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Norway. Electric cars and hybrids will not be allowed on the ferry. It’s the shipowner’s decision

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The first ferry line announced that it will not allow cars with electric, hybrid and hydrogen propulsion on board. Norway’s Havila Kystruten justifies this ban on safety grounds. Concerns relate to the outbreak of a possible fire on the ship and difficulties in carrying out firefighting operations.

The Norwegian ferry line Havila Kystruten, which operates between the cities of Kirkenes and Bergen, has announced that electric, hybrid and hydrogen vehicles will not be accepted on board its ships, but only cars with internal combustion engines. The company’s chief executive, Bent Martini, said the decision was made following a risk analysis by external firm Proactima.

Havila Kystruten will not allow electric, hybrid and hydrogen cars on board the ferry.Shutterstock

No electric cars on board the ferry

The decision of the Norwegian shipowner is related to the risk that electric cars may cause in the event of a fire on the ferry. The battery of such a car is supposed to burn at such a high temperature that extinguishing the resulting fire is extremely difficult, which may endanger people on the ship.

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– A possible fire in electric, hybrid or hydrogen cars will require external rescue efforts and may pose a threat to people on board and vessels. We take security seriously and that is obviously a risk we are not willing to take under any circumstances.

Havila Kystruten is currently working on solutions that could help minimize the risk of transporting non-combustion vehicles in the future.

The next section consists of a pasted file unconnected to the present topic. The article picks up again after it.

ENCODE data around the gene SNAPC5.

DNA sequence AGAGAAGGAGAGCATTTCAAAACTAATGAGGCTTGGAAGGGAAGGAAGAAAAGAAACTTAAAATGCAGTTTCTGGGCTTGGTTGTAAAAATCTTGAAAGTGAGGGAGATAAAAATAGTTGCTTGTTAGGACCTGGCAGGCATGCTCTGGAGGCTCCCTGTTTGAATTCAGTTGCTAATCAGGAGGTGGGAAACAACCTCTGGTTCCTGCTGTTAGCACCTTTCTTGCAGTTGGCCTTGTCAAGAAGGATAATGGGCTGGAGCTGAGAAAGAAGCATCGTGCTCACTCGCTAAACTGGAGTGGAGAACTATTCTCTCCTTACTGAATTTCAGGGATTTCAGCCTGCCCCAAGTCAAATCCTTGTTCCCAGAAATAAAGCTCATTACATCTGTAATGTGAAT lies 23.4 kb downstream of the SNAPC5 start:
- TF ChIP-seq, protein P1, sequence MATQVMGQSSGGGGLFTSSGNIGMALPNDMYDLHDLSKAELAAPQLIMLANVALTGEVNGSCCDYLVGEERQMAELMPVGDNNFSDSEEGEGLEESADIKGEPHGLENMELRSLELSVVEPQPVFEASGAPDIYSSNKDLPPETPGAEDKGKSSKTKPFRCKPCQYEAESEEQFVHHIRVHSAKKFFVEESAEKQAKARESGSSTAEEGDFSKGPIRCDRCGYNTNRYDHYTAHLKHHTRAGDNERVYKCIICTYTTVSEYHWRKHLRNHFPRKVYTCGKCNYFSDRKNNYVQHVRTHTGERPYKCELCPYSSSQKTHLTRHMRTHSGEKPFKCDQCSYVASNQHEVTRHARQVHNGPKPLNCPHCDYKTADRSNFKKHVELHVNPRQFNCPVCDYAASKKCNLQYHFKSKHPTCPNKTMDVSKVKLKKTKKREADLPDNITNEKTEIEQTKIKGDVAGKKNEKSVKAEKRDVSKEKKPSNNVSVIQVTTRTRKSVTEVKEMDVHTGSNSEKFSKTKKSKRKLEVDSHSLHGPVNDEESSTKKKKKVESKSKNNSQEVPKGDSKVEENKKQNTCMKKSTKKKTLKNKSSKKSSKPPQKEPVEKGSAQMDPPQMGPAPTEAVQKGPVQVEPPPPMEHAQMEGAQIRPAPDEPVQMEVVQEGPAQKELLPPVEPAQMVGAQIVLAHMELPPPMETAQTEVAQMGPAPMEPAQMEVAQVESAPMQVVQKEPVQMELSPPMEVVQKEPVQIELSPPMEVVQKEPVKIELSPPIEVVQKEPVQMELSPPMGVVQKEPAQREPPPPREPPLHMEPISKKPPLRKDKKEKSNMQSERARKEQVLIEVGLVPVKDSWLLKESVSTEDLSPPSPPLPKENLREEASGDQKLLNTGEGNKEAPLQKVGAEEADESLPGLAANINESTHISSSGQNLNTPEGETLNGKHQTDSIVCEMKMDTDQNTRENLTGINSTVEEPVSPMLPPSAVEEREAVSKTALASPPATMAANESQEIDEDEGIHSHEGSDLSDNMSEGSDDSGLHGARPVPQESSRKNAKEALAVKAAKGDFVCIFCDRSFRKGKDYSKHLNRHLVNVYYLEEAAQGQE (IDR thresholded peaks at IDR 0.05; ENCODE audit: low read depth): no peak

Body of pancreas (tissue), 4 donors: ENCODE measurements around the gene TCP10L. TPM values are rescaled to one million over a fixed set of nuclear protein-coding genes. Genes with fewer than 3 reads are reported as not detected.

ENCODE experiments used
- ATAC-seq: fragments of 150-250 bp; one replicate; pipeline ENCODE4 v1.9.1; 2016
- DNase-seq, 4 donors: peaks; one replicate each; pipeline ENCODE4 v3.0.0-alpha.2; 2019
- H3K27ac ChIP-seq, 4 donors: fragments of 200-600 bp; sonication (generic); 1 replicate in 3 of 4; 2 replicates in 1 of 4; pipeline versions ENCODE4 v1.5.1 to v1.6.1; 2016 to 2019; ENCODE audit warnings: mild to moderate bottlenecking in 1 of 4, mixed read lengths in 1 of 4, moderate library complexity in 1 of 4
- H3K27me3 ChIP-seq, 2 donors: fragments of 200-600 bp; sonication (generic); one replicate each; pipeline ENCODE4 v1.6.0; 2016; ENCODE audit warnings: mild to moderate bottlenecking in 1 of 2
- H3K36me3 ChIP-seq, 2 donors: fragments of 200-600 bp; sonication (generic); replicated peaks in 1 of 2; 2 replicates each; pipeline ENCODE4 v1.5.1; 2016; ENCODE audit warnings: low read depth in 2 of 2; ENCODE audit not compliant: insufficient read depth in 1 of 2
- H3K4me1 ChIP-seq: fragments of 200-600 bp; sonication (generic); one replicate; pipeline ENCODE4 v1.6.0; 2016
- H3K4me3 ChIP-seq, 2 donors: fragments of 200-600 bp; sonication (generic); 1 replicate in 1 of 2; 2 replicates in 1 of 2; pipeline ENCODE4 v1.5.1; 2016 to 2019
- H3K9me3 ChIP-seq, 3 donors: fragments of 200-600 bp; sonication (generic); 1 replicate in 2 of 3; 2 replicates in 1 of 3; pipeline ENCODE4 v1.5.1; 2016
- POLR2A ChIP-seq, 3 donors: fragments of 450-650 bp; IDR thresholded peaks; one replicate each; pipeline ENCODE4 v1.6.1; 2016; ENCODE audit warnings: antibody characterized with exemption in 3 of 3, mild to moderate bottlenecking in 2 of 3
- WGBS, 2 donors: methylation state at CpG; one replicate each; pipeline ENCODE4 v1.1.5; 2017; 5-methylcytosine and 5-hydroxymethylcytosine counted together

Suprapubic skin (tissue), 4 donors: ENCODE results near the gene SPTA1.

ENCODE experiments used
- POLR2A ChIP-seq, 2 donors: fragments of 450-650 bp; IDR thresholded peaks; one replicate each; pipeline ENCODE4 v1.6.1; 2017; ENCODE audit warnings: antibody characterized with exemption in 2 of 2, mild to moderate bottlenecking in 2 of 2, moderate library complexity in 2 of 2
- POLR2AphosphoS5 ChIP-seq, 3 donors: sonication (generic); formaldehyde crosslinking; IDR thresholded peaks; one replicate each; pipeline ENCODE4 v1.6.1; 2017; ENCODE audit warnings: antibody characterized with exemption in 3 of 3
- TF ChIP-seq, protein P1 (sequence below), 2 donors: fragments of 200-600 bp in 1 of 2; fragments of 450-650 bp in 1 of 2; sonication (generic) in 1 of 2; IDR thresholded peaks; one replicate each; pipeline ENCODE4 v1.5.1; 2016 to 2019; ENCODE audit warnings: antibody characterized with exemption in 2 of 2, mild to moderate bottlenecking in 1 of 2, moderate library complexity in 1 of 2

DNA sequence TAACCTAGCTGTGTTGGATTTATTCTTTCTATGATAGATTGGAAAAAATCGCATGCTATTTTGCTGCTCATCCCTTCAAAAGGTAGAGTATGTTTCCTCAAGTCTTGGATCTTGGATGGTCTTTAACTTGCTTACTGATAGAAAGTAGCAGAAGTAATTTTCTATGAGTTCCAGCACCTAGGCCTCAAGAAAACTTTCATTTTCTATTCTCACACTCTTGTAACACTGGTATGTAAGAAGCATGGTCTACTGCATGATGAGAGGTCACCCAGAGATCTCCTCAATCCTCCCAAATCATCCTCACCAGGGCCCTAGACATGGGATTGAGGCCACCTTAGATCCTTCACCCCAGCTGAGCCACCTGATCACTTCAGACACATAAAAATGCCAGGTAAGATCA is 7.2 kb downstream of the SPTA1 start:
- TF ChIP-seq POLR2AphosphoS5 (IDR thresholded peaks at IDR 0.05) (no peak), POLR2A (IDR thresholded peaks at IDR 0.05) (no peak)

SEE ALSO: It’s going to be a road revolution. EU commissioner warns of ‘giant disruption’

Fires that are difficult to put out

Last year A fire broke out on board a ferry from Emden, Germany to Davisville, Canadawhich resulted in the destruction of nearly 4,000 aut. There were electric cars on board, which prevented the emergency services from taking effective action. Eventually, 22 crew members were evacuated and the fire was allowed to extinguish itself. It is not known whether this event was the immediate cause of Havila Kystruten’s risk assessment, but since then concerns have increased in the industry about the safety of transporting electric, hybrid and hydrogen vehicles.

The company’s decision may be particularly problematic for the Norwegians themselves. In early January, the Norwegian Road Federation (OFV) reported that the share of electric vehicles sold increased to 79.3 percent. of all registered cars in Norway in 2022 with 65 percent. in 2021. This means that Norway leads the world in terms of the share of electric cars in the total number of all vehicles on the road. The inhabitants of the country are encouraged to buy such cars by generous state subsidies.

Main photo source: Shutterstock

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